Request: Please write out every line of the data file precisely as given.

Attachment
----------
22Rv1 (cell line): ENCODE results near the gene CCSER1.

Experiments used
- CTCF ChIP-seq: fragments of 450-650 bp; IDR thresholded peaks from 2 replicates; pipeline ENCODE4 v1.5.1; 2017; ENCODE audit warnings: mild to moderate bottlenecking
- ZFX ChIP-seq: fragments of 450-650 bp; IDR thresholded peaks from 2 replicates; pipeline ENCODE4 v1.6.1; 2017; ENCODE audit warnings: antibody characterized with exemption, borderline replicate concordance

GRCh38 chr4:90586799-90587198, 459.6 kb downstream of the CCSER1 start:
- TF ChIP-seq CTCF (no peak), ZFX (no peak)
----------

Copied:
22Rv1 (cell line): ENCODE results near the gene CCSER1.

Experiments used
- CTCF ChIP-seq: fragments of 450-650 bp; IDR thresholded peaks from 2 replicates; pipeline ENCODE4 v1.5.1; 2017; ENCODE audit warnings: mild to moderate bottlenecking
- ZFX ChIP-seq: fragments of 450-650 bp; IDR thresholded peaks from 2 replicates; pipeline ENCODE4 v1.6.1; 2017; ENCODE audit warnings: antibody characterized with exemption, borderline replicate concordance

GRCh38 chr4:90586799-90587198, 459.6 kb downstream of the CCSER1 start:
- TF ChIP-seq CTCF (no peak), ZFX (no peak)